The Common Agenda — Goal 1
Safe and Healthy People
One generation from now, all people in the United States have access to adequate and nutritious food, affordable housing, and the environmental conditions for optimal health and well-being. All people have full access to a high-quality prevention-oriented health system that reduces rates of disease and minimizes costs.
Environmental, Social and Economic Conditions Promote Health and Safety
Relevant federal, state and municipal policies and individual actions seek to ensure a standard of living adequate for the health and well-being of all people. This includes sufficient food, clothing, housing, medical care, necessary social services and security in the event of unemployment, sickness, disability, widowhood, old age or other lack of livelihood. The public, health providers and policy makers understand the links between the health of individuals, communities and ecosystems. Stringent human and wildlife health-based standards, regulations, and economic incentives are in place for air, water, soil, and food quality, as well as for the built environment (housing, schools, parks, and roads). Materials and products are non-toxic. Conditions that impose undue stress on vulnerable people are identified, and targets and strategies are developed to ameliorate those conditions.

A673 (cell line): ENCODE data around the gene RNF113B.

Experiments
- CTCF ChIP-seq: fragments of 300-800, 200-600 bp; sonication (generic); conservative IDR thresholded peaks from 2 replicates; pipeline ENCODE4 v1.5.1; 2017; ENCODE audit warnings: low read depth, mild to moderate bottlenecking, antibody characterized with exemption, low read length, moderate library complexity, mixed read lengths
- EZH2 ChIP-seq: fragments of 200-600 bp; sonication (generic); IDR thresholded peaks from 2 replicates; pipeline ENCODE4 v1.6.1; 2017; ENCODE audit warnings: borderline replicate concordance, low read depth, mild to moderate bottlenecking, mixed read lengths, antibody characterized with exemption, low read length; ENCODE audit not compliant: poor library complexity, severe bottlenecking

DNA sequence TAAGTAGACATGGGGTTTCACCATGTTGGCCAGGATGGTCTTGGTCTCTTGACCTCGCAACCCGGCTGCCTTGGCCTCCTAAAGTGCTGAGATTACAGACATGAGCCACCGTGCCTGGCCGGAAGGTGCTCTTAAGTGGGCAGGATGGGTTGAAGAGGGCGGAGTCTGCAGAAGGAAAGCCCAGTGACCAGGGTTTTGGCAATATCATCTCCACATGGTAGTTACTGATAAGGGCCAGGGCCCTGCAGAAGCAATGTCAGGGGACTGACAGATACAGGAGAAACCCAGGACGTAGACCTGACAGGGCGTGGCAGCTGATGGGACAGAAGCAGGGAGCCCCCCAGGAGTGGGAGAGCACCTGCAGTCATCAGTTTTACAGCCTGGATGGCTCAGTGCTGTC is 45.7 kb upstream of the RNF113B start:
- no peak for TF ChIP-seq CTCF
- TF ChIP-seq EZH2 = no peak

Food Production and Distribution Promote Health
Agriculture, livestock husbandry and fisheries depend minimally on fossil fuels. Efficient use of resources conserves soil and water. Healthy and accessible food free of pathogens and toxic residues is grown locally and regionally with sustainable agricultural methods, promoting crop diversity, a varied nutritious diet, and minimal environmental impacts from farm to table. People who work on farms or in fisheries enjoy healthy working conditions and full labor rights.
A Comprehensive Health System Emphasizes Primary Prevention and Health Promotion
All people have ready access to quality primary care, health education and promotion, environmental interventions, and needed social services. Economic incentives align with prevention-oriented health care, including a strong role for primary care providers, and resources and infrastructure for health education, environmental interventions and social services. Mechanisms of paying for care do not impede access to or quality of care.